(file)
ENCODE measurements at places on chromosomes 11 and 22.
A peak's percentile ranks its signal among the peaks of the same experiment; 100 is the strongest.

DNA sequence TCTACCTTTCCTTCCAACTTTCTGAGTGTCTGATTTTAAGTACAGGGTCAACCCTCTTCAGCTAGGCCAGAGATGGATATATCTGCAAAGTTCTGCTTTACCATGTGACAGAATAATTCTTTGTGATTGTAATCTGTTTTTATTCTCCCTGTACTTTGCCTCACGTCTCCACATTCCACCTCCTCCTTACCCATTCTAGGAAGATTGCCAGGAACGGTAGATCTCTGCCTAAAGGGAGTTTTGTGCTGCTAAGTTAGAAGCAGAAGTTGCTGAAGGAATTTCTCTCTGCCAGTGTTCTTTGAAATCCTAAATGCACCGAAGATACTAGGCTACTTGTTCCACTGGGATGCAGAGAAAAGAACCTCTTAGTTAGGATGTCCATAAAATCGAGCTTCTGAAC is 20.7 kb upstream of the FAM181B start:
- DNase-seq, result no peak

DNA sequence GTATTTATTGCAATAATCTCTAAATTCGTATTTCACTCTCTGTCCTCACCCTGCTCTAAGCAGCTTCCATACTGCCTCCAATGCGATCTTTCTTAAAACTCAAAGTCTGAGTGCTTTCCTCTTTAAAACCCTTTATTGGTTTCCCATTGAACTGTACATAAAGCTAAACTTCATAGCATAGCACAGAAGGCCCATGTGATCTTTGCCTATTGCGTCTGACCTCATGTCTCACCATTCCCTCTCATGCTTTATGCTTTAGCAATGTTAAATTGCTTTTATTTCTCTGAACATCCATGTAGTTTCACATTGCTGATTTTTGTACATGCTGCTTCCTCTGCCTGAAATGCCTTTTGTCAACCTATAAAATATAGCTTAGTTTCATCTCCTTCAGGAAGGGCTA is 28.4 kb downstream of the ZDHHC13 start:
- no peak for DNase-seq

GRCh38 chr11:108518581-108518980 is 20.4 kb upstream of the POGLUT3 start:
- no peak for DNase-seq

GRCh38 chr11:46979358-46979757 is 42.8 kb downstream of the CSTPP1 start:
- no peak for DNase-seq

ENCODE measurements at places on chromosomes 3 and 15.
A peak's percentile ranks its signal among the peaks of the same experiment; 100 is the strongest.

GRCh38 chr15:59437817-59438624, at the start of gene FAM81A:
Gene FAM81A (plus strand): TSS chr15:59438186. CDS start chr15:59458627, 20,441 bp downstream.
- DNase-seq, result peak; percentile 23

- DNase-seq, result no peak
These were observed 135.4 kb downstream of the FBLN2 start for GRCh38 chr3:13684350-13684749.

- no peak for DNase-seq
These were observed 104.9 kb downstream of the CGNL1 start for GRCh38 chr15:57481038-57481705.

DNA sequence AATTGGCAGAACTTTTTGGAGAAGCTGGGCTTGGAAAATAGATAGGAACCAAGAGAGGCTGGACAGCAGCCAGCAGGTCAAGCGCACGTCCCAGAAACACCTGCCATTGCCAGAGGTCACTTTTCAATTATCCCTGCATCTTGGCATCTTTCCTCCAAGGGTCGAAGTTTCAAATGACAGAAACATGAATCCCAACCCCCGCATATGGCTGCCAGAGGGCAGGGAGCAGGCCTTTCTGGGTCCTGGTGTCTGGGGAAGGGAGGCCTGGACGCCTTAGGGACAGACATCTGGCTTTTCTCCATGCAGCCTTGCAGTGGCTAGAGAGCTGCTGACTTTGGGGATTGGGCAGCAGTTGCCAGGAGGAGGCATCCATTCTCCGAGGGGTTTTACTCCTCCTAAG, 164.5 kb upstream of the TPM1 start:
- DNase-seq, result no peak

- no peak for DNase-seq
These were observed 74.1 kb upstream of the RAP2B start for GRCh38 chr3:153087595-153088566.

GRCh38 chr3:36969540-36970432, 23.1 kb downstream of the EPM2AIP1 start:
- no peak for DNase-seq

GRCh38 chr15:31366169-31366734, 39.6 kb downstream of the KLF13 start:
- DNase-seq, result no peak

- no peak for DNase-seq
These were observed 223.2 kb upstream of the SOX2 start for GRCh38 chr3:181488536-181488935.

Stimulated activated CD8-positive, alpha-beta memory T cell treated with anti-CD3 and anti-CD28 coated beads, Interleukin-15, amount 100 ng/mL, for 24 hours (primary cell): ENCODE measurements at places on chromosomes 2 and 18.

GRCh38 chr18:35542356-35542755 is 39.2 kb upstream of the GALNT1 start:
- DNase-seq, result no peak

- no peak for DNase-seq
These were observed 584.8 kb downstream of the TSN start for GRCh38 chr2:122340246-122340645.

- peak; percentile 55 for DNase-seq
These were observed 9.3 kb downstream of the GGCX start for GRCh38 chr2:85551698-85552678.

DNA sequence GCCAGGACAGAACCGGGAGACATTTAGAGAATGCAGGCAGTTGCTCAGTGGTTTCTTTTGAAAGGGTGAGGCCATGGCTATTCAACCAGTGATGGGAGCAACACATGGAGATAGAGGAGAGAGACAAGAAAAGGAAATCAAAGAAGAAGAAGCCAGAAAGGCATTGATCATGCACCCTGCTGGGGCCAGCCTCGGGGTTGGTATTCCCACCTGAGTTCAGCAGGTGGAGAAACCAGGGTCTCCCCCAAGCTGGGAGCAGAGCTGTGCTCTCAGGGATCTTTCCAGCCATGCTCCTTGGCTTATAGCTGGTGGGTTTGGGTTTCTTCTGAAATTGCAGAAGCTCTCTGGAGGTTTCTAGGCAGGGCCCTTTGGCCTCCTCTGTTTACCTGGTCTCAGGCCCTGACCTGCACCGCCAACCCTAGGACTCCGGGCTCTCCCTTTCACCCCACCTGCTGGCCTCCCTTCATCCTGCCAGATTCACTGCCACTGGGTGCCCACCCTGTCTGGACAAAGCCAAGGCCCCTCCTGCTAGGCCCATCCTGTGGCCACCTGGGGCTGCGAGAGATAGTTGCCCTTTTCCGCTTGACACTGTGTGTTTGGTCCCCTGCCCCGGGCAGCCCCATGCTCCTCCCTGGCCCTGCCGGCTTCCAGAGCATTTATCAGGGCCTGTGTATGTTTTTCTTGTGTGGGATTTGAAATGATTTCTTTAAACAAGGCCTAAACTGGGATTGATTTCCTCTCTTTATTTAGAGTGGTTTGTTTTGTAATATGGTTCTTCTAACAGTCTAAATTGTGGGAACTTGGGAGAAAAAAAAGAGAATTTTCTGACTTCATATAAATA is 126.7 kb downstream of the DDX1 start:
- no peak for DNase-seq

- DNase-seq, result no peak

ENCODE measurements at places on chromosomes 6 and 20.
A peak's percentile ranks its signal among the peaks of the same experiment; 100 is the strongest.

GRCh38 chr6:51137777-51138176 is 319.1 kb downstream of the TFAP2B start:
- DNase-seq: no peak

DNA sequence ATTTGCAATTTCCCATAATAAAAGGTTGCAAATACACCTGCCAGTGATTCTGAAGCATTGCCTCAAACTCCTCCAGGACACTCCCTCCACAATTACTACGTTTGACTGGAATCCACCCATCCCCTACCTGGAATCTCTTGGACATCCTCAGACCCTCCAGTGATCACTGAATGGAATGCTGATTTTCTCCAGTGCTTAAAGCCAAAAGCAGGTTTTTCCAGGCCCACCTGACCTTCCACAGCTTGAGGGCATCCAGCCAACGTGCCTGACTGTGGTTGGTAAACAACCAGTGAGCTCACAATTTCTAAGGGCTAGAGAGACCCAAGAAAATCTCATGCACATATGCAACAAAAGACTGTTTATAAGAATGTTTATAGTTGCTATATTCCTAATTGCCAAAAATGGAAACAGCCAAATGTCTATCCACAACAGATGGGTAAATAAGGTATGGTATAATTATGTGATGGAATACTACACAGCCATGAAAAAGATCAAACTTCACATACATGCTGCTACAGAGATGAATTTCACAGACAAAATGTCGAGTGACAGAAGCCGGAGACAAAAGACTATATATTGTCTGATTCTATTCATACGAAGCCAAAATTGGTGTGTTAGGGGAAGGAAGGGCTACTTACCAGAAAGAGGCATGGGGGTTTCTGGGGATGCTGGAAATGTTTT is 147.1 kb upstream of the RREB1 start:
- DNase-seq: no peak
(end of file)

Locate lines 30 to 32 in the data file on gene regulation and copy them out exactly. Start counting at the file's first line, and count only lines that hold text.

Stimulated activated CD8-positive, alpha-beta memory T cell treated with anti-CD3 and anti-CD28 coated beads, Interleukin-15, amount 100 ng/mL, for 24 hours (primary cell): ENCODE measurements at places on chromosomes 2 and 18.

GRCh38 chr18:35542356-35542755 is 39.2 kb upstream of the GALNT1 start:
- DNase-seq, result no peak